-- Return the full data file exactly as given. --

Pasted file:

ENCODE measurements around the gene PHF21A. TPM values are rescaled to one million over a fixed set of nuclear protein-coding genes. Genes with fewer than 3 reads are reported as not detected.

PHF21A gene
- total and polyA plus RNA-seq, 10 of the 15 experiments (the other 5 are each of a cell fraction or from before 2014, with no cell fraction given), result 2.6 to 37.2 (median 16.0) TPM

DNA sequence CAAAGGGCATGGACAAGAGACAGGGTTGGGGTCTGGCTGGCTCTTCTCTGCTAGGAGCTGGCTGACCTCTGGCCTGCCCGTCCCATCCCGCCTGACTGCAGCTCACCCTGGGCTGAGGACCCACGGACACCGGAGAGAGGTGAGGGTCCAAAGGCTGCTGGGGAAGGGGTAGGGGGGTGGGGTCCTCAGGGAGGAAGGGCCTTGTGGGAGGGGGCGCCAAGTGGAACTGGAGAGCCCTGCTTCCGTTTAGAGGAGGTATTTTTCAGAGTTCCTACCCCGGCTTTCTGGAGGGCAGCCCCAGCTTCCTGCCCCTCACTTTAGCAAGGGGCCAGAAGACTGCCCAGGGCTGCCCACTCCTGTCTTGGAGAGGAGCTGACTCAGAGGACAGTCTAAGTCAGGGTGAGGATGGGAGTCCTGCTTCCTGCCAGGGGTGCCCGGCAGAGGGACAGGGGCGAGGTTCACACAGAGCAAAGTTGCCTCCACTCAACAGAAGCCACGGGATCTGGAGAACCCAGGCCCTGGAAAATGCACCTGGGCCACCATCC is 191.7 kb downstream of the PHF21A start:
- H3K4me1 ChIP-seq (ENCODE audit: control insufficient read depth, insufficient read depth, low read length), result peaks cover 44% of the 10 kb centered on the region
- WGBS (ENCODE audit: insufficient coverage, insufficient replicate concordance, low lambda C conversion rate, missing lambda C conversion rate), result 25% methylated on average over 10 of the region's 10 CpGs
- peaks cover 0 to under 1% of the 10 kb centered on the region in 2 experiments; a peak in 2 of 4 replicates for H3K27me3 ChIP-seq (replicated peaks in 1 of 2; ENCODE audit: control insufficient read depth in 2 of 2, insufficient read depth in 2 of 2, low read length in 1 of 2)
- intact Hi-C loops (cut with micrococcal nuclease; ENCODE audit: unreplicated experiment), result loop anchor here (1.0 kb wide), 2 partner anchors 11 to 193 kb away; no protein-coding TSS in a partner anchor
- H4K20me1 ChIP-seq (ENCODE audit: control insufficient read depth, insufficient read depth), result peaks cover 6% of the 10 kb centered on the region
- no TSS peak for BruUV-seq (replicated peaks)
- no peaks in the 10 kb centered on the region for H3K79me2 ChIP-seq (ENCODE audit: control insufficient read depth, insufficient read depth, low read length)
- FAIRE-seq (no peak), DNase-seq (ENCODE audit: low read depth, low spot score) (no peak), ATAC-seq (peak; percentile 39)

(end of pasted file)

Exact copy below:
ENCODE measurements around the gene PHF21A. TPM values are rescaled to one million over a fixed set of nuclear protein-coding genes. Genes with fewer than 3 reads are reported as not detected.

PHF21A gene
- total and polyA plus RNA-seq, 10 of the 15 experiments (the other 5 are each of a cell fraction or from before 2014, with no cell fraction given), result 2.6 to 37.2 (median 16.0) TPM

DNA sequence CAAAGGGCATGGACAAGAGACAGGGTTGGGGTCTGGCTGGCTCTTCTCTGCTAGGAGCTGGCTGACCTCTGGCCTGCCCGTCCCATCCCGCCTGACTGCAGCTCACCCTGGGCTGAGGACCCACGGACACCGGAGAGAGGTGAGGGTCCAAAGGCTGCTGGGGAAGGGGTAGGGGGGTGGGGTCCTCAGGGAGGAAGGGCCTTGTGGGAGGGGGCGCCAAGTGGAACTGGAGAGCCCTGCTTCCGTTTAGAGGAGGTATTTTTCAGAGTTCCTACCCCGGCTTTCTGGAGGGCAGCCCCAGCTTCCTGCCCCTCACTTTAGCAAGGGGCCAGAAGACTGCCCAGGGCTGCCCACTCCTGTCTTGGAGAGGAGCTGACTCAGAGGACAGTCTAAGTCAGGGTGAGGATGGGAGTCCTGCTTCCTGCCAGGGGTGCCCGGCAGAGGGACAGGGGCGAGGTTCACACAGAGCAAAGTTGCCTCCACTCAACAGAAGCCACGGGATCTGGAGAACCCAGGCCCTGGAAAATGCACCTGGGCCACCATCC is 191.7 kb downstream of the PHF21A start:
- H3K4me1 ChIP-seq (ENCODE audit: control insufficient read depth, insufficient read depth, low read length), result peaks cover 44% of the 10 kb centered on the region
- WGBS (ENCODE audit: insufficient coverage, insufficient replicate concordance, low lambda C conversion rate, missing lambda C conversion rate), result 25% methylated on average over 10 of the region's 10 CpGs
- peaks cover 0 to under 1% of the 10 kb centered on the region in 2 experiments; a peak in 2 of 4 replicates for H3K27me3 ChIP-seq (replicated peaks in 1 of 2; ENCODE audit: control insufficient read depth in 2 of 2, insufficient read depth in 2 of 2, low read length in 1 of 2)
- intact Hi-C loops (cut with micrococcal nuclease; ENCODE audit: unreplicated experiment), result loop anchor here (1.0 kb wide), 2 partner anchors 11 to 193 kb away; no protein-coding TSS in a partner anchor
- H4K20me1 ChIP-seq (ENCODE audit: control insufficient read depth, insufficient read depth), result peaks cover 6% of the 10 kb centered on the region
- no TSS peak for BruUV-seq (replicated peaks)
- no peaks in the 10 kb centered on the region for H3K79me2 ChIP-seq (ENCODE audit: control insufficient read depth, insufficient read depth, low read length)
- FAIRE-seq (no peak), DNase-seq (ENCODE audit: low read depth, low spot score) (no peak), ATAC-seq (peak; percentile 39)